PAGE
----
Retailers are focusing more attention on non-theatrical children's video, mainly because it offers them profit -- which is something the big movie hits lack, they say.
"We are still competitive, but we don't have to feature the non-theatricals as a loss-leader. We'll make relatively no money on a 'Toy Story,' for example, because everyone down the street will be selling it at cost," said Shirley Decker, video buyer, Goff Food Stores, Haslett, Mich.
Goff Food Stores is making 20% to 30% margins on sales of non-theatrical children's product, according to Decker.
"Price is not that important for these videos," said Tammy DeCloedt, video supervisor, Martin's Super Markets, South Bend, Ind., which carries videos in 12 of its 14 stores.
"We try to be competitive, but I don't believe that someone who is in the store and sees we are 50 cents or $1 above a competitor's price will go someplace else to buy the tape. You have to make money somewhere," she said.
A higher margin can be made on titles such as Barney and Power Rangers, and other titles that aren't available through every retail channel, said an unidentified buyer at a Midwest chain.
Bill Bryant, assistant vice president, grocery and drug, Ingram Entertainment, La Vergne, Tenn., said there is no magic price point on such titles.
"You may be able to get a higher retail, maybe in the $16 range, on titles such as Aladdin or "The Land Before Time" because of customer expectations and perceived value," he said.
"Titles such as the Olsen Twins series fall into the secondary class of releases. That type of title may not be a blockbuster, but it can sell very well. Price point will play a big role in that sale," Bryant said.
Sales of non-theatrical children's videos are strong, said retailers. Among the top sellers expected for the fourth quarter are Barney, which continues to have longevity in this segment; Disney's Winnie the Pooh classics; the Olsen Twins; and the latest direct-to-video release in the Aladdin and "Land Before Time" series.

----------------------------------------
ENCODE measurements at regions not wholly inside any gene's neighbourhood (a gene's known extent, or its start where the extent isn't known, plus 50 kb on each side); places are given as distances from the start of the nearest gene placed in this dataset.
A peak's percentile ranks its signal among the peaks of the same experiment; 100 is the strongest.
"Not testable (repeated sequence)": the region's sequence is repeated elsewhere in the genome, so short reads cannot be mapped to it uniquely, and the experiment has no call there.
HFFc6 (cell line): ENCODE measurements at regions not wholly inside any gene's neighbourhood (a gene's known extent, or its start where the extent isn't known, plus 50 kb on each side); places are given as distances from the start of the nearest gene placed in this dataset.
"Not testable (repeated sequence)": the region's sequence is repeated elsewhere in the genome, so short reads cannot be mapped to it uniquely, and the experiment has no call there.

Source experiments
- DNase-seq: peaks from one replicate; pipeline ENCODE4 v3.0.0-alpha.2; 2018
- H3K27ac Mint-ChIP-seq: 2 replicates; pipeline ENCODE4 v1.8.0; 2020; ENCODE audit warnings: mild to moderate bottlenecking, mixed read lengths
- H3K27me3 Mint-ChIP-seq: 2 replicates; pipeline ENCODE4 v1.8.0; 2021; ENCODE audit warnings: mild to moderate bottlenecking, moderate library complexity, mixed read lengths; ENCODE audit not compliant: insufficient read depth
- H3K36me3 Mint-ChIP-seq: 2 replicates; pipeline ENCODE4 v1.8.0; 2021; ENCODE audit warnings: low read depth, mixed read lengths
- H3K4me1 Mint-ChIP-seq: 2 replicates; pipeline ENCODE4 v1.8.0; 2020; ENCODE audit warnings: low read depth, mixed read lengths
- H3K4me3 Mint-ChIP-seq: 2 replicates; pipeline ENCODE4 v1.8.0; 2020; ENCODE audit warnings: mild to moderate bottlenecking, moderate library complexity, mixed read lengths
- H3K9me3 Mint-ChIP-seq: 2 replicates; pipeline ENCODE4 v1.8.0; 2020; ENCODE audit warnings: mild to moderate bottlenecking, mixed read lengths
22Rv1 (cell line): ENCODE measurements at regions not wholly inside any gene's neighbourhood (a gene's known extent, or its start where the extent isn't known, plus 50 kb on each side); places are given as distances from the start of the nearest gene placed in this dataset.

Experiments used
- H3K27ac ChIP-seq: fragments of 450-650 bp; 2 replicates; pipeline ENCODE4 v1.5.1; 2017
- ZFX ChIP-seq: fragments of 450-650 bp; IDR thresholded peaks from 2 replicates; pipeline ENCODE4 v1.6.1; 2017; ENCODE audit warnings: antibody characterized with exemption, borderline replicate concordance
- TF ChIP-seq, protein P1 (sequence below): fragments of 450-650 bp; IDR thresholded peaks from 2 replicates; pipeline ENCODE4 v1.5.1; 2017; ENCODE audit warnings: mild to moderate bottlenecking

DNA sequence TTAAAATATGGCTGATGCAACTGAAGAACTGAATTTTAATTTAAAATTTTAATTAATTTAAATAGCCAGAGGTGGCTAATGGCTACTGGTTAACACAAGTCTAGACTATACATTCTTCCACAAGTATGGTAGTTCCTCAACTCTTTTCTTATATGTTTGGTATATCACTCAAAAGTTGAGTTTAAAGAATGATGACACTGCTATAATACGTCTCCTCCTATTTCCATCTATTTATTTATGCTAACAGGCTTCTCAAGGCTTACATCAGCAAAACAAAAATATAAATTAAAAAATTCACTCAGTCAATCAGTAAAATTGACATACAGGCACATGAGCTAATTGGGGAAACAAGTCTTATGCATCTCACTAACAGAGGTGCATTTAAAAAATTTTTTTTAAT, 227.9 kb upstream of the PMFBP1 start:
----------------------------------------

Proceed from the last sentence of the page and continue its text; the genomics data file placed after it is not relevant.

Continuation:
Decker attributed the sales increases of non-theatrical children's product to competitive pricing in the marketplace and the to fact that more people want to create a video library.
"Sales are excellent," commented Jan Winn, director of general merchandise and health & beauty care, Big Y Supermarkets, Springfield, Mass.
"We are selling more because we are putting in stronger promotions and bigger ads. Barney is doing some summer programs as well, which is a plus for us.
We have the entry boxes where consumers can win a Barney sprinkler that is tied into the videos," she said.
"We are probably actually selling more of the non-theatrical children's videos than we have in the past because we are carrying more, and ordering more for sell-through," said Bob Gettner, video buyer, B&R Stores, Lincoln, Neb.
Sales have not been quite as strong compared with rentals, but they are expected to pick up in the fall, he said.
"Rentals of these titles are still very strong. I think a lot of parents don't want to spend $10 to $12 on a 30-minute video. They would rather just rent it," Gettner said.
The video buyer for a Midwest retailer said his company is in the process of further developing its children's video program.
"We haven't really taken advantage of the Barney line and some other titles. We may go to the extent of bringing in tie-in merchandise, as some other retailers have done. We might consider bringing in some related merchandise for Aladdin. Depending on how that does, we may decide to do this on a more permanent basis," he said.
Here is what retailers said have been worthwhile investments that they've made in non-theatrical children's titles.
At Goff Food Stores, the best selling titles in this category are Barney and Winnie the Pooh, Decker said.
"Parents grew up with 'Winnie the Pooh.' The Barney people have done a great job of marketing. He is very visible and kids love him," she said.
Big Y has found that the Disney "blockbusters" and Winnie the Pooh are the best sellers, Winn said.
"We do teaser ads for really big releases. We are always aggressive and competitively priced on the hot titles," she said.
"Barney has been one of our strongest sellers in this category," said Gettner of B&R.
"Some of that has to do with promotions we have done with The Lyons Group. They have provided us with some give-away items that have really impacted sales. We tried selling the Power Rangers videos quite a while back, but they didn't sell. It is a great rental line, but doesn't move as a sell-through,"he said.
Langley of Byrd said he is carrying only a few videos for sale.